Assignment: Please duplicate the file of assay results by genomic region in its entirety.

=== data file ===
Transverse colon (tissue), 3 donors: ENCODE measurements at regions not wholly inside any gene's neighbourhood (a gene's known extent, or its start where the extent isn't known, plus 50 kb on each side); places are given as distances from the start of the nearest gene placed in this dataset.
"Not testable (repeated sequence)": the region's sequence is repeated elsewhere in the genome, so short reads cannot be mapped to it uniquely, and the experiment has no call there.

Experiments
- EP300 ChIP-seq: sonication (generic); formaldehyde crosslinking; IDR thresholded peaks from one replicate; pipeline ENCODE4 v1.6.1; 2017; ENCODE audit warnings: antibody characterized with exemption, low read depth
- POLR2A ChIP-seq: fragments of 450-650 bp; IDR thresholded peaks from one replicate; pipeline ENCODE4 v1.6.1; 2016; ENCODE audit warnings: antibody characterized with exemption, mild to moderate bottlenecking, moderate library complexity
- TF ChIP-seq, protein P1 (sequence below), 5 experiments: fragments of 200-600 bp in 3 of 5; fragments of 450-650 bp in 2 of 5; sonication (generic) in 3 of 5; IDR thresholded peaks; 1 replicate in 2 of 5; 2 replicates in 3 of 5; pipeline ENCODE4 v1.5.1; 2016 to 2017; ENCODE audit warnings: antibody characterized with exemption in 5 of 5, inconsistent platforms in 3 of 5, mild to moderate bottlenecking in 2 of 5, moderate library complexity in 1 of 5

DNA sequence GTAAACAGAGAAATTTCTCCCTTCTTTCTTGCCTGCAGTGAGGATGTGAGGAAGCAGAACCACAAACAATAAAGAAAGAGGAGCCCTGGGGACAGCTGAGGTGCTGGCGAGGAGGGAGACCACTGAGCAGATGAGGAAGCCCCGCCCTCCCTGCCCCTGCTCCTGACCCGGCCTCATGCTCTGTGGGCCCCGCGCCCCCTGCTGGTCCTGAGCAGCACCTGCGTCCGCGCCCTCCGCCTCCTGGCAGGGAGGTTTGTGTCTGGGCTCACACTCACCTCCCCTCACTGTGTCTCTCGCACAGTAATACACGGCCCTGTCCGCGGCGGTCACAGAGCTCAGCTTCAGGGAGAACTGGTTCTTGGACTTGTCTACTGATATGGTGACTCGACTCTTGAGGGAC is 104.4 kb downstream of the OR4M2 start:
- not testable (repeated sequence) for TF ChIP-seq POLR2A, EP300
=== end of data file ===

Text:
Transverse colon (tissue), 3 donors: ENCODE measurements at regions not wholly inside any gene's neighbourhood (a gene's known extent, or its start where the extent isn't known, plus 50 kb on each side); places are given as distances from the start of the nearest gene placed in this dataset.
"Not testable (repeated sequence)": the region's sequence is repeated elsewhere in the genome, so short reads cannot be mapped to it uniquely, and the experiment has no call there.

Experiments
- EP300 ChIP-seq: sonication (generic); formaldehyde crosslinking; IDR thresholded peaks from one replicate; pipeline ENCODE4 v1.6.1; 2017; ENCODE audit warnings: antibody characterized with exemption, low read depth
- POLR2A ChIP-seq: fragments of 450-650 bp; IDR thresholded peaks from one replicate; pipeline ENCODE4 v1.6.1; 2016; ENCODE audit warnings: antibody characterized with exemption, mild to moderate bottlenecking, moderate library complexity
- TF ChIP-seq, protein P1 (sequence below), 5 experiments: fragments of 200-600 bp in 3 of 5; fragments of 450-650 bp in 2 of 5; sonication (generic) in 3 of 5; IDR thresholded peaks; 1 replicate in 2 of 5; 2 replicates in 3 of 5; pipeline ENCODE4 v1.5.1; 2016 to 2017; ENCODE audit warnings: antibody characterized with exemption in 5 of 5, inconsistent platforms in 3 of 5, mild to moderate bottlenecking in 2 of 5, moderate library complexity in 1 of 5

DNA sequence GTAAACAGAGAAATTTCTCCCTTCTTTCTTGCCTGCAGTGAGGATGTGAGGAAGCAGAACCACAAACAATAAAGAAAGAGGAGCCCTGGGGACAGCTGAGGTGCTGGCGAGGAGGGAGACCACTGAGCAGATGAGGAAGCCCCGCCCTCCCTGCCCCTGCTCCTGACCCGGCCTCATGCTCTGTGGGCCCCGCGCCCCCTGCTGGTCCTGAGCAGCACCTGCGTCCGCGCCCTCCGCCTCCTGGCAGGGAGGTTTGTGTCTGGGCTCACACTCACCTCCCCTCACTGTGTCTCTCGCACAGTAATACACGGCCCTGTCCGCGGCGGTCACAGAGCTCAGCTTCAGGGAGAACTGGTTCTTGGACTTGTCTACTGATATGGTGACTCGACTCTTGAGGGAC is 104.4 kb downstream of the OR4M2 start:
- not testable (repeated sequence) for TF ChIP-seq POLR2A, EP300